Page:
The question they get stuck on is, “how do we get them to buy?”

Go to the end of the story and reverse engineer it to avoid falling into this trap. Think in terms of your customers and the people who buy your product. Then look at their outcomes, and use them to determine their motivations and problems.

At the end of the story, every single person who calls himself a customer has purchased your product. That’s why you shouldn’t be trying to identify how to sell to  people out there who might buy from you. Instead, focus on the people who wanted something that you sold. They’re the ones who had a motivation that brought them towards your product, or they had a problem that you helped them solve. 

Hone Your Ideal Customer Profile And Close More Deals

When identifying your target audience, the two questions that matter most are what motivates your customers to buy your product and what problem they solve by doing so.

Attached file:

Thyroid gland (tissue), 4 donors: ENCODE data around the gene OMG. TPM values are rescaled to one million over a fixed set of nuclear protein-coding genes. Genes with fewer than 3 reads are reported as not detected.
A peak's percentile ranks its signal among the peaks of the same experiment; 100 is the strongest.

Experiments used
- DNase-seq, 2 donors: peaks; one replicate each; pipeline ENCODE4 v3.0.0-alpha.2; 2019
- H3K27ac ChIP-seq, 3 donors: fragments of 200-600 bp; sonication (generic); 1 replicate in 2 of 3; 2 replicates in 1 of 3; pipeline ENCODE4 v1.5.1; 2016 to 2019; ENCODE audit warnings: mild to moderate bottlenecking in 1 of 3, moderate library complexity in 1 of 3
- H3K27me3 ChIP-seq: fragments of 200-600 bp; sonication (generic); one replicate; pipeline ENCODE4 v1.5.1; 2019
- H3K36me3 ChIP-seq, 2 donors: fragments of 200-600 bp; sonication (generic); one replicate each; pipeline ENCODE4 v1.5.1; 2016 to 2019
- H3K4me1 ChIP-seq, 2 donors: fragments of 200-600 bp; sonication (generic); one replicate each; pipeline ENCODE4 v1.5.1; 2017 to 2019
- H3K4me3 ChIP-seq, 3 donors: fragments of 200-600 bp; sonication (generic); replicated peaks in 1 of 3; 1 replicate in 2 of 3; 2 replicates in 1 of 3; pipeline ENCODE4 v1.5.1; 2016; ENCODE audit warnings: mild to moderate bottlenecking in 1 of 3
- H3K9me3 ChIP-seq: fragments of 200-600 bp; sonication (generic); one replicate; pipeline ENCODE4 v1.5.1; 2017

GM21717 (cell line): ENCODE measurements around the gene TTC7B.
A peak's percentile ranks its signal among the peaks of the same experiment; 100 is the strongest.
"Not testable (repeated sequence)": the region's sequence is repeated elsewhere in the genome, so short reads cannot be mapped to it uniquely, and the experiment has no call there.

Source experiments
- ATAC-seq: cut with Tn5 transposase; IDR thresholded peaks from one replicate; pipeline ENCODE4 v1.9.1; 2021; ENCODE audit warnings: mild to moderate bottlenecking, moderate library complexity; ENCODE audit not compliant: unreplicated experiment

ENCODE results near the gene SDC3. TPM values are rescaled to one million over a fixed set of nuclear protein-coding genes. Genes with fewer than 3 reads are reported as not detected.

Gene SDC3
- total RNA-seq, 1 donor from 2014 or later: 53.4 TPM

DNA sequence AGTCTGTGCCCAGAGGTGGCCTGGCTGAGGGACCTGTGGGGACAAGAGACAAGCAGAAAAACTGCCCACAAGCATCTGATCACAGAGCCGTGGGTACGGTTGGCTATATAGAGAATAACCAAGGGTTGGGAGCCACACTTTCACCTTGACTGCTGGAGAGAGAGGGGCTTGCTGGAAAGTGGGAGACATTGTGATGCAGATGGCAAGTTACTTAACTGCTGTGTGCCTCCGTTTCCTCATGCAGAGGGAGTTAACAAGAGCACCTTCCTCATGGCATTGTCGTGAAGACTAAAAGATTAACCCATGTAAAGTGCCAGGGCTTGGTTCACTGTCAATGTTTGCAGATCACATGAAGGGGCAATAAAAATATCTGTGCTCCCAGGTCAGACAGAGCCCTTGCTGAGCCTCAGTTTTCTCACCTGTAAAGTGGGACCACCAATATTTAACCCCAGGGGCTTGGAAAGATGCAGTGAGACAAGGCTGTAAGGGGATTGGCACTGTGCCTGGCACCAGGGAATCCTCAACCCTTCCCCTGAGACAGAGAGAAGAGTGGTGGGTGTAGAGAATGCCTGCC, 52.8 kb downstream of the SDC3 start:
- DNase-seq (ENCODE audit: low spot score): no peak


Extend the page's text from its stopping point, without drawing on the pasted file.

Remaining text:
When you know these things, targeting your customers through ads or social posts becomes easy.

Customers are going to come from a number of different demographics. They’re going to have different values. The may be affiliated with different political parties. Or from vastly different age groups. And that’s fine. If they’re looking for your product, there are two things they certainly have in common: their problems, and their motivations to solve them.

When you focus on people who want what you sell and people who have a problem that you solve, suddenly you’ve expanded your target audience. You’ve made it easier for them to engage with you because they see that you understand what they’re going through. Which makes them want to buy more.

If you’re still having trouble identifying your target audience, ClearBrand can help. Schedule a call to learn more about how you can get a custom website geared towards your ideal customer that gets you more leads and sales.